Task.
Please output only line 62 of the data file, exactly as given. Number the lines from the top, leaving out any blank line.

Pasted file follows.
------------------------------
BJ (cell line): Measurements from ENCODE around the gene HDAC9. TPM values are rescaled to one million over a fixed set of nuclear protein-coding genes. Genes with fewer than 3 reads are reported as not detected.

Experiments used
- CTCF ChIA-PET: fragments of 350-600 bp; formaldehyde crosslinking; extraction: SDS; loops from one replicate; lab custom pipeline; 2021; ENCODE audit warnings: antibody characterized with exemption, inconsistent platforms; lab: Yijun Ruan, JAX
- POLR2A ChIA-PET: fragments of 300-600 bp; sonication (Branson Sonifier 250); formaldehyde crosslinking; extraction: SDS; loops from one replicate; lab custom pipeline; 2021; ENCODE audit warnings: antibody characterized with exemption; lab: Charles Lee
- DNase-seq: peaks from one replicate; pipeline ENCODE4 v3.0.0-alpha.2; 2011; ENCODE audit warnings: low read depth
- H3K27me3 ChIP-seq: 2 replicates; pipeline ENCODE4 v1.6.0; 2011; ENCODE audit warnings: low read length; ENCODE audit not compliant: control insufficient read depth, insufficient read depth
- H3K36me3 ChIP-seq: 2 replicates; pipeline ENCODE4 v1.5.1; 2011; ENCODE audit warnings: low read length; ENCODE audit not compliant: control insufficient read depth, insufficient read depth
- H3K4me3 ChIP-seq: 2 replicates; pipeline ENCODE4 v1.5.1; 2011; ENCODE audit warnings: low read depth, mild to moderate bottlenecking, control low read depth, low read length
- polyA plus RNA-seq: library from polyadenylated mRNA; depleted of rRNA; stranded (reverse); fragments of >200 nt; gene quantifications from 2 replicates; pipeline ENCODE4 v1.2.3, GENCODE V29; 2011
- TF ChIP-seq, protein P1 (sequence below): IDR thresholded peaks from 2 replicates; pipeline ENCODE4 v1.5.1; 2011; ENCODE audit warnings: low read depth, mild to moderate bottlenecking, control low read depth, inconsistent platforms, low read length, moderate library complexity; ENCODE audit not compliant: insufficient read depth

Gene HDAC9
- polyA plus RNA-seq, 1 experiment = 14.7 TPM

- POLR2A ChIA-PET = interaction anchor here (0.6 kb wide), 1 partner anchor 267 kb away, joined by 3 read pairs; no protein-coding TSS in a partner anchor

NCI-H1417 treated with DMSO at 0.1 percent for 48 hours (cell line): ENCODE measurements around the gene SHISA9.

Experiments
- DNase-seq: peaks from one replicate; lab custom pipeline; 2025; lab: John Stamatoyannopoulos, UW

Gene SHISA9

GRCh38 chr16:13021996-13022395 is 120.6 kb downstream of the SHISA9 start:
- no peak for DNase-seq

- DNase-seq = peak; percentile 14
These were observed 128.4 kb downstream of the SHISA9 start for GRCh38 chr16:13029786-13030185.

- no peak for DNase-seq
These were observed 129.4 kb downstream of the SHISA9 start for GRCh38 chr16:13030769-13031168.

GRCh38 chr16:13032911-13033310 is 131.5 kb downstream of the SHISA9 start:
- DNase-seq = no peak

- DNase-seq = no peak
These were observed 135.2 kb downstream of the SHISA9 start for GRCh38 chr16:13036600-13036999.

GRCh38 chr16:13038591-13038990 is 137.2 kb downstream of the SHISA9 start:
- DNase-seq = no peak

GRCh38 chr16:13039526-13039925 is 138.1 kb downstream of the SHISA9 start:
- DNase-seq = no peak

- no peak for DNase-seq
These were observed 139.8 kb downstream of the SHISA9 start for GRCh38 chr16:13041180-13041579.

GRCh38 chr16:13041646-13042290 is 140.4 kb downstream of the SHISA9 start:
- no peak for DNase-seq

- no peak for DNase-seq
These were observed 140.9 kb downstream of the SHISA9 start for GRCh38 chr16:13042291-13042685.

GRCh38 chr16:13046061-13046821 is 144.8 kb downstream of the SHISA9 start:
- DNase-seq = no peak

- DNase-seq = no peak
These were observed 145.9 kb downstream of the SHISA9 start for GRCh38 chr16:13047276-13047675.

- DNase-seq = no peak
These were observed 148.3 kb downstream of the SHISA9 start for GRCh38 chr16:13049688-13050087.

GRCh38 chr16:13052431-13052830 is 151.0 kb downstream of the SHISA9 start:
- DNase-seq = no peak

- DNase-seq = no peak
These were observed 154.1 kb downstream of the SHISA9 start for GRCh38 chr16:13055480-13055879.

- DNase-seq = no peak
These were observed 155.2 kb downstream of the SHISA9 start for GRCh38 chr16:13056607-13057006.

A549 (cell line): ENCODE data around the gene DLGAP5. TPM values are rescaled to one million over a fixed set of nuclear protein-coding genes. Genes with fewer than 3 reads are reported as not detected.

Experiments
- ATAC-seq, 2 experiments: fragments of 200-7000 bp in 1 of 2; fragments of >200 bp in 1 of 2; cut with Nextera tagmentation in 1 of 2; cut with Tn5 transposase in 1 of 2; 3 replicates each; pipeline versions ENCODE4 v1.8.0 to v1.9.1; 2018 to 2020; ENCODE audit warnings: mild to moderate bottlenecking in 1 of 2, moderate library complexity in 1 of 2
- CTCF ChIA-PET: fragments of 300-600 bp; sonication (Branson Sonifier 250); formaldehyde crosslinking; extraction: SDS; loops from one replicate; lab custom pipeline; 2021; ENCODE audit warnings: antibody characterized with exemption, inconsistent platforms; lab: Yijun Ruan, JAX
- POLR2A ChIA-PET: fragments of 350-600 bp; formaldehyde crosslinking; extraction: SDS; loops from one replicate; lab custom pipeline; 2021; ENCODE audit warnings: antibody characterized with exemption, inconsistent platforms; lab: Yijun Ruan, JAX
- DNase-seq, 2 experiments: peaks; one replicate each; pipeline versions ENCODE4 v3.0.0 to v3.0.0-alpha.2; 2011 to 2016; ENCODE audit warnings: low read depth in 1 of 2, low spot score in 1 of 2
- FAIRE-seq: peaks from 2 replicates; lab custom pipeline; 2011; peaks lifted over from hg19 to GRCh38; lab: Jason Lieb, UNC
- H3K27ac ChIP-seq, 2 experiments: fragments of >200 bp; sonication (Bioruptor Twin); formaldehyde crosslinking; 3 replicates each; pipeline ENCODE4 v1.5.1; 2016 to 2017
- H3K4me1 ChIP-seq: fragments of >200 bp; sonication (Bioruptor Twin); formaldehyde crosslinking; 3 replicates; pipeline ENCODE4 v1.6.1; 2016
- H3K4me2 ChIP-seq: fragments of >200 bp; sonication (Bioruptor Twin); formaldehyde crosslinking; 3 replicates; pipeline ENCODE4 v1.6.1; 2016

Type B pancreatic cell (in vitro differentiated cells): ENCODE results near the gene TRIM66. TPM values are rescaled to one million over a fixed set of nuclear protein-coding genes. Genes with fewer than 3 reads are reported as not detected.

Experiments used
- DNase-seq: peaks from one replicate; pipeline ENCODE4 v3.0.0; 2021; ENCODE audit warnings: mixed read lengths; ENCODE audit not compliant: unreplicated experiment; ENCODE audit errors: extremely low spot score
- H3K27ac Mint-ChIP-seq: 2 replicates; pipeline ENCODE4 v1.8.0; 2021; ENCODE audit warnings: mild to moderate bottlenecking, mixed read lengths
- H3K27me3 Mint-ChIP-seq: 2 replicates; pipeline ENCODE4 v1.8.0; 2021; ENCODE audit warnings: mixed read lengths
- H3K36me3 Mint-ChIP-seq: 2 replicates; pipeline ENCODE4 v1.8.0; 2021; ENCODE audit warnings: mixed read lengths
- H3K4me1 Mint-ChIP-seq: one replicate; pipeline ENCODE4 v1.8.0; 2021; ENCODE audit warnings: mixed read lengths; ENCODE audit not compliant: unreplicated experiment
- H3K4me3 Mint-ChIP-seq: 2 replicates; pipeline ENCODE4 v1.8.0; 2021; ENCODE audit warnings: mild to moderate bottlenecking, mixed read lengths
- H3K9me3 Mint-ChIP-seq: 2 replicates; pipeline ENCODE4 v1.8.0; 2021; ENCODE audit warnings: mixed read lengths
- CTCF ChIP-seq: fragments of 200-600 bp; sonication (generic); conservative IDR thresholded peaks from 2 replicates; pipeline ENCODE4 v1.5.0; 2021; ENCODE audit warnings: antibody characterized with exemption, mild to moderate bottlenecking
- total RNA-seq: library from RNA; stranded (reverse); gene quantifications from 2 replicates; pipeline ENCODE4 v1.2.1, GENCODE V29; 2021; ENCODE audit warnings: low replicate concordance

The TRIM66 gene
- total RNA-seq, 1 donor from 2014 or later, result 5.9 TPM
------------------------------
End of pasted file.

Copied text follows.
- DNase-seq: peaks from one replicate; pipeline ENCODE4 v3.0.0; 2021; ENCODE audit warnings: mixed read lengths; ENCODE audit not compliant: unreplicated experiment; ENCODE audit errors: extremely low spot score